Thursday, July 29, 2010
By Linda Cole
Whistle training is usually only done by hunters or herders to control their dog while out in the field. But using a silent whistle to give your dog commands has its advantages. I started using a silent dog whistle years ago when I learned that my Siberian Husky was an escape artist. Instead of having to walk the neighborhood yelling, I could simply blow on the whistle and she could hear it better than my voice. Training your dog to respond to a silent dog whistle is just like teaching them to come to you when you call them using a voice command. It's easy to do, as long as you are consistent, patient and have plenty of treats and praise for your dog.
A silent dog whistle makes little to no sound that humans can hear, but dogs and even cats hear it loud and clear. The only thing we hear is our breath as it goes through the whistle. You may hear a whistle depending on how you have the pitch set. But it isn't very loud to us because the sound the dog whistle emits is up in the higher range we can't pick up.
If you have an outside cat you would like to train to come to the dog whistle or would like to train your inside cat to respond when you blow the whistle, the same training techniques used for a dog would be applied. Cats don't always come when called, but they may surprise you if they think there's something in it for them, like food. A sharp blast gets their attention almost as good as a can opener, and all cats understand what that sound means.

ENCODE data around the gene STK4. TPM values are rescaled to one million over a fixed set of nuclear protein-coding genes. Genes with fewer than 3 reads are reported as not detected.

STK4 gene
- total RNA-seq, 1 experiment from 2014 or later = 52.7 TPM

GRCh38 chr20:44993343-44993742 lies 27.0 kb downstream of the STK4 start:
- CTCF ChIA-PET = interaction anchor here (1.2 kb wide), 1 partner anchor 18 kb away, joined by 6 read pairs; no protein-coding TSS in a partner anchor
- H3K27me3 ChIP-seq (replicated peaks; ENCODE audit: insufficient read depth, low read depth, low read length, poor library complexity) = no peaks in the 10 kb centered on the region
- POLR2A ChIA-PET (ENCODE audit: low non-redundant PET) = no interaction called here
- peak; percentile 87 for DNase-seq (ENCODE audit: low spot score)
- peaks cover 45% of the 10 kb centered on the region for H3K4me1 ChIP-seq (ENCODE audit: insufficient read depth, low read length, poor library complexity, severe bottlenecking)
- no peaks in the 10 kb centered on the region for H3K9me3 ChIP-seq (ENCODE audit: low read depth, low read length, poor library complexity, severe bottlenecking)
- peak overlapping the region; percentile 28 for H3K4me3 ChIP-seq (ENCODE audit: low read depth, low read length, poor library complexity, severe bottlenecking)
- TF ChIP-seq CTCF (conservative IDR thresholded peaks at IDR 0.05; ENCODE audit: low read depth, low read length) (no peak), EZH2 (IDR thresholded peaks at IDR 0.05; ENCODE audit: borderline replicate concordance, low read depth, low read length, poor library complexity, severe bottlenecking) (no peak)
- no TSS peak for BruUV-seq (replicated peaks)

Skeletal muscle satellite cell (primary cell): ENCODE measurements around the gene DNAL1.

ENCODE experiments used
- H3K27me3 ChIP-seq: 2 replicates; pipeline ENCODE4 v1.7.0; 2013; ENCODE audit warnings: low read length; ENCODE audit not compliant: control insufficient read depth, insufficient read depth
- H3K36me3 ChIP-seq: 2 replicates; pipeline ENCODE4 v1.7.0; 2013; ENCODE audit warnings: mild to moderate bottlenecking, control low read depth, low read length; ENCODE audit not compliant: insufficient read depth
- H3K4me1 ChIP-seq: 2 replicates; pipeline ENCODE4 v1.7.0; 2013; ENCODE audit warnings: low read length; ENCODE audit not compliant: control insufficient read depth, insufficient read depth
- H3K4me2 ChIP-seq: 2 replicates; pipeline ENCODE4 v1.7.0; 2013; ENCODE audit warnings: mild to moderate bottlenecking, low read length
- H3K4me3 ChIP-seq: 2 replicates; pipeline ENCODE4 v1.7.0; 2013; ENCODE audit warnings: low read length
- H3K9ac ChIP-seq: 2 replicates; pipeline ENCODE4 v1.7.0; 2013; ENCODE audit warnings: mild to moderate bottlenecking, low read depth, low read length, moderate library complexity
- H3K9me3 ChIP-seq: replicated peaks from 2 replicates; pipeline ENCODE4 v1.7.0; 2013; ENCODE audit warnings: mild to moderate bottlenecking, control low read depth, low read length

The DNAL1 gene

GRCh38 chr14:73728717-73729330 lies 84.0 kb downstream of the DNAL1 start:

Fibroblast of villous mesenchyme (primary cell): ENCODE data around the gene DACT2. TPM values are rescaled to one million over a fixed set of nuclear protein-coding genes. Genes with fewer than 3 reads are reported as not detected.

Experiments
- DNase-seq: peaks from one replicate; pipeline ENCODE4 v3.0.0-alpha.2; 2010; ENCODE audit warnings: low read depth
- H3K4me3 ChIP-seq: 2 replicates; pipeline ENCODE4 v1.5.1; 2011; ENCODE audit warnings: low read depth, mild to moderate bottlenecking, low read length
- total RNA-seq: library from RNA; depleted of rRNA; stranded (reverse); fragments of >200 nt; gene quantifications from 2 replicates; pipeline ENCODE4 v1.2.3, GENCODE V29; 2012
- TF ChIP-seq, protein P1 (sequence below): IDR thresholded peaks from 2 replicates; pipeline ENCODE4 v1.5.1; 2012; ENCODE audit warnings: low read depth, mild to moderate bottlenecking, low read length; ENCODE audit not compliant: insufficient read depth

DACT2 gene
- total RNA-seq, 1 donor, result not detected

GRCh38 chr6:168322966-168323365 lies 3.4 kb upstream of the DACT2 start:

Depending on where you buy your dog whistle, the price can be anywhere from $1.50 up to $50.00. You don't need an expensive whistle, and the ones under $10.00 are just fine. You can buy them with or without a lanyard, but I've found having a cord attached to the whistle makes it easier to find because you can hang it in a convenient spot and hang it around your neck when using it.
Training your dog to respond to a silent whistle
The first thing you need to do is decide which commands you want your dog to learn. The dog whistle works well for calling your dog if you're hiking and he's off leash, if he's a country dog that's wandered down to the back forty or if he has become lost. You can use the whistle inside the home as well and train your dog to come, sit or stay by using long and short whistles. There is no wrong way to do it. Start by getting your dog accustomed to the sound of the silent dog whistle. If your dog is out of the room when you blow it and responds to the sound, give him a treat and praise.
Once you have his attention, pick one series of whistles for the command you want him to respond to. For instance, I use two short whistles for “come.” If you want your dog to sit or stay, you will need different whistles for those basic commands. Each time your dog does what the whistle asks, give him a treat and lots of praise.
Using a silent dog whistle is just like using your voice. Be patient and only use the series of whistles meant for each command. When your dog is in the same room with you, it's best not to use the whistle and a voice command is more appropriate.
If you are blowing the dog whistle and your dog pays no attention to it, adjust the pitch on the whistle and keep testing it until you see your dog's ears move. That's an indication he does hear it. It's very important to keep the whistle tuned to that particular pitch and frequency, because just like the sound of your voice when you speak a command, your dog will learn what that sound means and respond accordingly. Like any training session, make it a game and have plenty of CANIDAE Snap-Biscuit® or Snap-Bits™ treats around to reward him.
One of the worst feelings I ever had was the first time my Husky pulled out of her collar and took off. That was when I began checking into silent dog whistles and started using it around the dogs to get them use to the sound. The only command I've taught the dogs is to come when I blow the dog whistle. Hopefully, if one decides to roam, the silent dog whistle can help them find their way home without me yelling and disturbing the neighbors.
Read more articles by Linda Cole